The post-9/11 United States remains a frivolous country. The populace is still under-informed; few are interested in becoming involved.
Our leaders are just as foolish and self-serving as they were last summer.
Whether it is the ridiculous or the sublime, the right decision is generally rejected in favor of the easy way out.
Bill Clinton couldn't make the tough choice about terrorism. One month after Clinton took office, the World Trade Center bombing sent a huge warning to the U.S. that the it had enemies intent on doing the maximum harm.
Soon after the WTC incident, the FBI learned that Osama bin Laden was financing U.S.-based al-Qaida groups.
But Clinton, even though told by his advisers that the public would support a war on terrorism, ignored the obvious.
The Clinton administration waffled even more during his second term. An al-Qaida defector, Jamal al-Fadl, told an American embassy official in Africa exactly what bin Laden was planning.
Armed with the al-Fadl information, Clinton issued four separate "memorandums of notification" authorizing the CIA to kill or capture bin Laden.
Each time, CIA director George Tenet said al-Fadl's information was not solid enough to move on.
At the same time, the Clinton-appointed Gore commission on airport security recommended that the CIA and the FBI share information on suspected terrorists. The report was totally ignored.
Ultimately, whatever interest Clinton may have had in pursuing terrorists melted away in Monica Lewinsky's arms.
The Bush administration had no more interest than Clinton's outgoing National Security Adviser Sandy Berger who told his successor Condoleezza Rice that bin Laden and al-Qaida would consume most of her time.
And CIA director Tenet, despite his earlier hesitancy, told Bush that al-Qaida remained "the most immediate and serious threat" to national security.
Berger and Tenet were dismissed as alarmists.
Two months ago, the talking heads on the cable channels were predicting that bin Laden would be "captured in 96 hours." Now all bets have been hedged. How wrong can people be?
Of course, Afghanistan isn't the only area where the prospect of making tough decisions turns legislators into jelly.
How much longer are we going to have to hear that education is the No. 1 priority of every office seeker?
This week Bush signed yet another new education bill. This one, according to Bush, will "create a new path of reform and a new path of results."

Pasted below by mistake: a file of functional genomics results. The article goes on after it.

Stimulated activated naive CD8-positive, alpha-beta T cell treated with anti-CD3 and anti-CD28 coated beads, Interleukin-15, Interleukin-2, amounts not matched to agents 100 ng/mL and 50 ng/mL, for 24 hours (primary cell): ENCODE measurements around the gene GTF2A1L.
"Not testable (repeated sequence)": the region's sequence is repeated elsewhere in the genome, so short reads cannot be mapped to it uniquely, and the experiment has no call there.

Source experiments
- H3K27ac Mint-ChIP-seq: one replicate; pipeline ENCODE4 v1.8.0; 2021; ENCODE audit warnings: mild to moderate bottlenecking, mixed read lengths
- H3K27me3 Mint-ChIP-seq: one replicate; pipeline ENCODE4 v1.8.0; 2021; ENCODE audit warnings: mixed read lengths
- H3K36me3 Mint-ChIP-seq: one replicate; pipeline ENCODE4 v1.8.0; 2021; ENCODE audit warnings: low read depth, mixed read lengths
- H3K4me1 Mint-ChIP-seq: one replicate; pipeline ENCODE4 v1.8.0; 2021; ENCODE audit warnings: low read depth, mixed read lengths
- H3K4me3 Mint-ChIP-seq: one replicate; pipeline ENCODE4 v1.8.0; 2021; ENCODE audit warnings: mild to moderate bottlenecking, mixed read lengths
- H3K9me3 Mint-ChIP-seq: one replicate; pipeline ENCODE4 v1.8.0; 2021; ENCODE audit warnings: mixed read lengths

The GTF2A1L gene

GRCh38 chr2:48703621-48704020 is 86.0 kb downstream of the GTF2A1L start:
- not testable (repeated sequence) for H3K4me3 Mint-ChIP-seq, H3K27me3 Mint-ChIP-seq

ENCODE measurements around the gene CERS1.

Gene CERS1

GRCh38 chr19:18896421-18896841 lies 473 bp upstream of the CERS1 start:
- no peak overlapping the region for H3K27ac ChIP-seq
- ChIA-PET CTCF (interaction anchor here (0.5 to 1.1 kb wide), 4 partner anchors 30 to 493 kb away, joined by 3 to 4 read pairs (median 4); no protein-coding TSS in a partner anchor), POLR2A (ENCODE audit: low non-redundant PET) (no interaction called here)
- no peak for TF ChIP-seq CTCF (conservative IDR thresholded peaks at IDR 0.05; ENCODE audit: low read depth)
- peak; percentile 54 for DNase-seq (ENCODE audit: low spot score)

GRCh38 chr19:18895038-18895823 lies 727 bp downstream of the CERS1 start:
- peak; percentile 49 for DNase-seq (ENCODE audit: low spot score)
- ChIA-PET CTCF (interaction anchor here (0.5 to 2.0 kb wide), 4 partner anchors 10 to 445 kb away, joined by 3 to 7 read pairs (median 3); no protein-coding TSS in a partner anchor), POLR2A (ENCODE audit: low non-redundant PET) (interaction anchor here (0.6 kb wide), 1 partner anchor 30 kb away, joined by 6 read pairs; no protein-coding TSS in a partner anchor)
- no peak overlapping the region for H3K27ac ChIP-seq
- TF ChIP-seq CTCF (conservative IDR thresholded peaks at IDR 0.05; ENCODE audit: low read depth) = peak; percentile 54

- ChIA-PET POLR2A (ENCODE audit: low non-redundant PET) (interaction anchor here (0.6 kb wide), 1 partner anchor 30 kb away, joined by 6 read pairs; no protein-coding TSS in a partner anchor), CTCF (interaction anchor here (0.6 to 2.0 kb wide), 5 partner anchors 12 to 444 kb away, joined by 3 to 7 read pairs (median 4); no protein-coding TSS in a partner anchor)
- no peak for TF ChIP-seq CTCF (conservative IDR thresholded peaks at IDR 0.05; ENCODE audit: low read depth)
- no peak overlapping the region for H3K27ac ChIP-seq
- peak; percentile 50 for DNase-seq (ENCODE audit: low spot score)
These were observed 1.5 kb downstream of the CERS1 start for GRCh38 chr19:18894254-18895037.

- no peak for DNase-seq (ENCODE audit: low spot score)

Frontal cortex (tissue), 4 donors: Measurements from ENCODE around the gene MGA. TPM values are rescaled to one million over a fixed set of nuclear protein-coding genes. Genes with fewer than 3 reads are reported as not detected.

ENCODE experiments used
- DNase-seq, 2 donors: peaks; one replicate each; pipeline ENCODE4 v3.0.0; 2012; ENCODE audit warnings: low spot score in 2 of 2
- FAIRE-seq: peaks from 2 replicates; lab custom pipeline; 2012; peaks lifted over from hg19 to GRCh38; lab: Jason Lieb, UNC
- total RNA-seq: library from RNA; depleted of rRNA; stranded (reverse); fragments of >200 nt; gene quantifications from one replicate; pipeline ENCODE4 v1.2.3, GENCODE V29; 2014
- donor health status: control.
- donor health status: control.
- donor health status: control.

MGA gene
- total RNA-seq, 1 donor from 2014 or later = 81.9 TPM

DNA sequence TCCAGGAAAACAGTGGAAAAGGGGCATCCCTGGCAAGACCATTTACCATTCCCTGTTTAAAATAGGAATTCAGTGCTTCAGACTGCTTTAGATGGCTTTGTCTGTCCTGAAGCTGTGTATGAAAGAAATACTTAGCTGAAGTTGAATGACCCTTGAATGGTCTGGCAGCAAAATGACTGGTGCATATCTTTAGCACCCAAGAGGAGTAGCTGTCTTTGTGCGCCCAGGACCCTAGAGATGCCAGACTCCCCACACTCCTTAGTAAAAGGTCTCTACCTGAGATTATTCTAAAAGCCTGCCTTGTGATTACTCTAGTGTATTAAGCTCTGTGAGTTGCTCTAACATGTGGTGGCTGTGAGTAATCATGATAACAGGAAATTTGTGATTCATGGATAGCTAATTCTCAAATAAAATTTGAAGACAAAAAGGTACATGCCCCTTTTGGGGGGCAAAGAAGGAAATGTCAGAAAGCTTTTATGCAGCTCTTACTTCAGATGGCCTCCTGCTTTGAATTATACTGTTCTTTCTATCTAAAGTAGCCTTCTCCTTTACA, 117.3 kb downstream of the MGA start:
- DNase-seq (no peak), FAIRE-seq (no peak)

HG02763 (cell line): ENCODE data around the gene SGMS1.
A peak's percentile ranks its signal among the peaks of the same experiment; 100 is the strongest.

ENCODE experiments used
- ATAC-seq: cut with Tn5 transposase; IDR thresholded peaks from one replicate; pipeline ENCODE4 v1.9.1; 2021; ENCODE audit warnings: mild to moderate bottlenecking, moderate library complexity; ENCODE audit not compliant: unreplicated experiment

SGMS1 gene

All of the education bills signed over the last two decades aren't worth the powder to blow them up. The only certain thing is that the latest version will fall flat with the same resounding thud as the others.
Let's be honest: The public school system is a disaster.
Last year, the U.S. Department of Education issued a report that stated U.S. schools need an immediate infusion of $127 billion for infrastructure repairs alone.
That's $2,700 per student for every student in the U.S.
According to the same report, one-quarter of all students attend classes in buildings the Department of Education lists as "inadequate."
Soon, every child will be left behind.
Bush talks about evening the education playing field between the rich and the poor. That's hard to do when poor children are pouring into our schools at unprecedented levels.
That leads us to the hottest potato of them all—immigration. Despite evidence from all corners that U.S. immigration policy has brought chaos, no tough decisions appear on the horizon.
Listen to the take of U.S. District Judge Edwin Prado, a guest on Bill O'Reilly's Fox News program. Prado, a Mexican-American, said that because heightened security has resulted in more arrests at border checkpoints, caseloads have overwhelmed the courts.
Each new arrest creates a series of Catch-22s.
More arrests mean more trials and more convictions. Convictions create less jail space.
Knowing that fewer jail cells are empty, defense lawyers are in a better position to plea-bargain. Plea-bargains result in lighter punishment for hardened criminals.
Or, for those who do go to jail, the prisons are so crowded that sentences are shortened to make room for the next batch of thugs. When the illegal aliens are deported, the borders remain so porous that the first thing they do is cross over again.
Among those who return, according to Judge Prado, are murderers, rapists and child-abusers.
Although some say it wouldn't work, why not try putting the military on the border to slow down illegal alien traffic?
We could settle once and for all the debate about whether the military would be effective. But since no politician in Washington has the appetite for this solution, the status quo remains.
Switching into the less consequential—and grinding a personal ax, I admit—can anyone explain the fascination with Rudy Giuliani and his Time Magazine Person of the Year Award?
Did Giuliani do anything differently after 9/11 than former New York mayors Robert Wagner, John Lindsey, Abe Beame or David Dinkens would have done?
And does the Person of the Year get a pass on good taste?
Smooching with your girlfriend on national television on New Year's Eve is questionable judgment, at best.
Giuliani's being anointed smacks of the post 9/11 commercialism that grows more brazen every day.
Using Time's own standards for Person of the Year—the person whose actions did the most for good or evil during the year—the winner is bin Laden. But bin Laden as a cover boy isn't good for magazine sales.
New York Times' columnist Frank Rich has an excellent suggestion in his column "Patriotism on the Cheap."
To help us keep our perspective, Rich recommends a trip to the New York Historical Society where a 25-minute video of the 9/11 attacks plays continuously. The tape has no sound, no crawls, no logos and no flags. Audiences watch in "stunned silence."
As long as we can keep the image of the WTC crumbling and 3,000 lives lost, making the hard decisions might not be so hard after all.